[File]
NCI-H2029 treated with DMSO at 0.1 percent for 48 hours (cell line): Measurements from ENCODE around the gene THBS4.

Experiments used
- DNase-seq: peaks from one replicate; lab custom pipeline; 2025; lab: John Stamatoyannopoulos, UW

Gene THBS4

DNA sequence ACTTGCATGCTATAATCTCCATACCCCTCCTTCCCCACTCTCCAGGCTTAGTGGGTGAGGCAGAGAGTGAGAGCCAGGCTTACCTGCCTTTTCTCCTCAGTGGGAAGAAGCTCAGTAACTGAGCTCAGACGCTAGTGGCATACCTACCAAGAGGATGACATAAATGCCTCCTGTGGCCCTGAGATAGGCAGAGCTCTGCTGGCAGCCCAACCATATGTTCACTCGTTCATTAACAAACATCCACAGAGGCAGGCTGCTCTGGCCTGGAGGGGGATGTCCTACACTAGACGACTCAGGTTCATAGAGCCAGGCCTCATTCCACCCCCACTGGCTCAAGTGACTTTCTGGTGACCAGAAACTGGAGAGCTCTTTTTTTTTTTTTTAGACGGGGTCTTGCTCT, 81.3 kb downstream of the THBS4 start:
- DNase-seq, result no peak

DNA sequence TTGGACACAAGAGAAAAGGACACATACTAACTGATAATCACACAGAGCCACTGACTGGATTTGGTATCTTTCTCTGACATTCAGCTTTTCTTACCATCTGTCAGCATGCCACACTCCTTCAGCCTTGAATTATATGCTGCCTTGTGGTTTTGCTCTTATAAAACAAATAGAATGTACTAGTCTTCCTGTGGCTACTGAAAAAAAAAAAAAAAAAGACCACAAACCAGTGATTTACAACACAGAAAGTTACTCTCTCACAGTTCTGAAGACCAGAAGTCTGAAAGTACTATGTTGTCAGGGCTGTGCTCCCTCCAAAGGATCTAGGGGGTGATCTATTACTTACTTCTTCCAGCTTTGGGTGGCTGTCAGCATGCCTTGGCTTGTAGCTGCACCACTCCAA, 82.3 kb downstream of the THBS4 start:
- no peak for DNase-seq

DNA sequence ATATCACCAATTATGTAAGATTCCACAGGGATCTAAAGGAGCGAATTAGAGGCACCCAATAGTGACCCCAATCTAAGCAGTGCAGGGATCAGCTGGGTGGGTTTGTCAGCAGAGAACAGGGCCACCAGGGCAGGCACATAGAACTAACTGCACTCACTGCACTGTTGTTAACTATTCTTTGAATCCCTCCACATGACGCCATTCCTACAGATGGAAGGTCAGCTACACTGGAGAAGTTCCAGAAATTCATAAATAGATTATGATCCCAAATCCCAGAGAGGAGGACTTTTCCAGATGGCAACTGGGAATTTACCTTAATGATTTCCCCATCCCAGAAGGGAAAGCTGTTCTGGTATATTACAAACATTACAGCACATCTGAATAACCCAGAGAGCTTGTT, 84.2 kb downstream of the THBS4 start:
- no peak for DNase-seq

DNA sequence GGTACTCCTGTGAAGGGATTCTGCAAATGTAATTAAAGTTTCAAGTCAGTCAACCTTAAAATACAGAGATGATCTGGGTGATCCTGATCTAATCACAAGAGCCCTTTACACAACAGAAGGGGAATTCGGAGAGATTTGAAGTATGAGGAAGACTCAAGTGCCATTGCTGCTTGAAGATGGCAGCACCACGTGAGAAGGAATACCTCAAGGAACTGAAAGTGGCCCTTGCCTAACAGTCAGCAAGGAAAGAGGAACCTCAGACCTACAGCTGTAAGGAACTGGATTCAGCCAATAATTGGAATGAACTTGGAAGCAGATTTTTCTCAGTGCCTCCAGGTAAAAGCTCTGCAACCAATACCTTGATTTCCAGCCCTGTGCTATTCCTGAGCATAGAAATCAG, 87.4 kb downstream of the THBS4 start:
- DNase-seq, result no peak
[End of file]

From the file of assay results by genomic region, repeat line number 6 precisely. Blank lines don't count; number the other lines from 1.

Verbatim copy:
- DNase-seq, result no peak